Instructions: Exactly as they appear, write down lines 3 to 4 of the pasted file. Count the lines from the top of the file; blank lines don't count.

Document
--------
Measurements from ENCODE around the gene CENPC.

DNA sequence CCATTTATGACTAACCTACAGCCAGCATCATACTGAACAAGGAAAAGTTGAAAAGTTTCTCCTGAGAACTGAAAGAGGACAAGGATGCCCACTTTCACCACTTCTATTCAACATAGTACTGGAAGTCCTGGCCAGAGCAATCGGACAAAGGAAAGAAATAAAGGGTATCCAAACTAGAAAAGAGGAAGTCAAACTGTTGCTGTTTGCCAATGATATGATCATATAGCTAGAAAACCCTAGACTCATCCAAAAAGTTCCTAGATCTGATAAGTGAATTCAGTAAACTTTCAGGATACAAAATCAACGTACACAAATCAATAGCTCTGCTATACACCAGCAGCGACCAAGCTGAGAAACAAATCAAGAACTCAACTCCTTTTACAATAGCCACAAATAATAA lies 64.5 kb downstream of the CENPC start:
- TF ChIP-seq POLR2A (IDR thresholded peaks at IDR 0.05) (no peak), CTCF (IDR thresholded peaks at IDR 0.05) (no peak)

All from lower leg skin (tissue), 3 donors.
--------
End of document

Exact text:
- TF ChIP-seq POLR2A (IDR thresholded peaks at IDR 0.05) (no peak), CTCF (IDR thresholded peaks at IDR 0.05) (no peak)

All from lower leg skin (tissue), 3 donors.